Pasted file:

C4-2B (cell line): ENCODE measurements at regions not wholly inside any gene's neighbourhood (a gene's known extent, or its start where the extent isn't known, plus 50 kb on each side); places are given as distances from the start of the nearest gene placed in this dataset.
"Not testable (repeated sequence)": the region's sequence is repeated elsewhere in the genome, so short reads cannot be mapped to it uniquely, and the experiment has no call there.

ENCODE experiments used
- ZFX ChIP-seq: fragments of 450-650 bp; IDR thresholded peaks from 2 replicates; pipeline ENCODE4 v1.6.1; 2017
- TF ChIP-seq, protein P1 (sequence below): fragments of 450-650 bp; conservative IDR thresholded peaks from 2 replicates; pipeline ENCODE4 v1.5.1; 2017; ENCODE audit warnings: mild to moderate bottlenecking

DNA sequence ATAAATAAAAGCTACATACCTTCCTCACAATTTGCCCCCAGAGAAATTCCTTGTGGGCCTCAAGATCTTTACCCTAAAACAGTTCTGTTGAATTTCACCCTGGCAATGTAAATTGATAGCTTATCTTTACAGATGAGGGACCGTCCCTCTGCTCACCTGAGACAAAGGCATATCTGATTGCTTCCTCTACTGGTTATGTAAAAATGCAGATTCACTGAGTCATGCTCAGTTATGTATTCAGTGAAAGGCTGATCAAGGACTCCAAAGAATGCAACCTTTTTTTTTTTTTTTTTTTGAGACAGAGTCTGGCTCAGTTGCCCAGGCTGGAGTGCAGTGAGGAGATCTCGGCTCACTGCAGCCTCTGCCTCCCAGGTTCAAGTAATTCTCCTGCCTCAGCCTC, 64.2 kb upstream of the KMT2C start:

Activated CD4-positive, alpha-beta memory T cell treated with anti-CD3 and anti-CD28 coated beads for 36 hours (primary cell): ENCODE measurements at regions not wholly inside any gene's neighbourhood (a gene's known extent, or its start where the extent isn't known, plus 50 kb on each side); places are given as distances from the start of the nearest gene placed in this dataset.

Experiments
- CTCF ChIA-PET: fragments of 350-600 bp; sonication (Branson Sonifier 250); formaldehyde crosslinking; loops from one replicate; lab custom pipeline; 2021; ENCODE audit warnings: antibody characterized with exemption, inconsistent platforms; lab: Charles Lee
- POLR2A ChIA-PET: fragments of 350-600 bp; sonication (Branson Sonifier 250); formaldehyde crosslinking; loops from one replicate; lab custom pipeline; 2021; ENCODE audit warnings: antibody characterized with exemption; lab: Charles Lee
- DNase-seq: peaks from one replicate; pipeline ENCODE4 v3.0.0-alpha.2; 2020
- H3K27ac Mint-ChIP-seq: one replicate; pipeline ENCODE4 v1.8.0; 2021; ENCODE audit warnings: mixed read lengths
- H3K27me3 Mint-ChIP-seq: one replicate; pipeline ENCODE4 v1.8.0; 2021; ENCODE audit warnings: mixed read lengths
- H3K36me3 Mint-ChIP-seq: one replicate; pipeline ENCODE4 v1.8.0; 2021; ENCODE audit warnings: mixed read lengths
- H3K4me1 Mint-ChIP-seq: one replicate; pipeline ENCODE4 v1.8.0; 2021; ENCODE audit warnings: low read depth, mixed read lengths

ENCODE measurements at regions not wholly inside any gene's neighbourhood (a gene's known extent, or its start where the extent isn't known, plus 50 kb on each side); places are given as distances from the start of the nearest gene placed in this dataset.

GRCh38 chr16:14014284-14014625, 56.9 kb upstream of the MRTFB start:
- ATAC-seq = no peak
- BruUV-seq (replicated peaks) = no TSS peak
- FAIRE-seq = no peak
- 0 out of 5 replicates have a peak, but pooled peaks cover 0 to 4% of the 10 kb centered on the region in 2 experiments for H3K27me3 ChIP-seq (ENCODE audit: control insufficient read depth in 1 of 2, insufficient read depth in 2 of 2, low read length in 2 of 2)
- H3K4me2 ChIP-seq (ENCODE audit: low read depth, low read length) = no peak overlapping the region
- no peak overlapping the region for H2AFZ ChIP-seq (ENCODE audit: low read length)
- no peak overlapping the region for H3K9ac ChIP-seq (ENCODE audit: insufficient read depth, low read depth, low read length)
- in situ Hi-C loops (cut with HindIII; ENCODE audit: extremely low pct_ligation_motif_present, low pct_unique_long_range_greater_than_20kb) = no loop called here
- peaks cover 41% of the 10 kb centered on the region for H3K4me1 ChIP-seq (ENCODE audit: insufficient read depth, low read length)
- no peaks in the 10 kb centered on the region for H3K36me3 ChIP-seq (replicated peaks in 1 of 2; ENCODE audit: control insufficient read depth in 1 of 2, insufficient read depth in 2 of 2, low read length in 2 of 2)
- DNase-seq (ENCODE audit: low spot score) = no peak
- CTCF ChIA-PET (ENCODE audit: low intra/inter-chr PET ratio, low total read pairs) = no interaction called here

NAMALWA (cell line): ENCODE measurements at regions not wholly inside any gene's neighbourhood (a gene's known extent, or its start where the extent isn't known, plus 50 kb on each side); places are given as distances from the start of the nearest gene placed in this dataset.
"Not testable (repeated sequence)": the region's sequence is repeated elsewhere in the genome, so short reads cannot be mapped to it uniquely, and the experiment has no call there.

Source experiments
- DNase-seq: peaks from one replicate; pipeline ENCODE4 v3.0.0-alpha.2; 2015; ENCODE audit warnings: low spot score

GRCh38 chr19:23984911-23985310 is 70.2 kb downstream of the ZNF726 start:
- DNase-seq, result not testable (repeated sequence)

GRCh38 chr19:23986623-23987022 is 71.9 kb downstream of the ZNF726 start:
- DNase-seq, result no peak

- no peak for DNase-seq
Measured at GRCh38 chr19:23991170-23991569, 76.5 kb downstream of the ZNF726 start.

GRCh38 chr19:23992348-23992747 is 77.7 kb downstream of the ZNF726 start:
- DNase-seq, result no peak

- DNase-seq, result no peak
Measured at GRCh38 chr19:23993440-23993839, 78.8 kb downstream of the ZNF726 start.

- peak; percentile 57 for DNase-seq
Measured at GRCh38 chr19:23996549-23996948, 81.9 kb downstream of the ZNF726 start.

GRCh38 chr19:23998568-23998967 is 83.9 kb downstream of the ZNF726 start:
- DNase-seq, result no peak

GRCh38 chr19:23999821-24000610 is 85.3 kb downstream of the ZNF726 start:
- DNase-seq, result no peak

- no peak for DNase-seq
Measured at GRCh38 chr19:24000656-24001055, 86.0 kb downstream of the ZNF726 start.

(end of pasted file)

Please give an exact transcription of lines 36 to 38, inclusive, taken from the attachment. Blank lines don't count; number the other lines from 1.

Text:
GRCh38 chr19:23986623-23987022 is 71.9 kb downstream of the ZNF726 start:
- DNase-seq, result no peak

- no peak for DNase-seq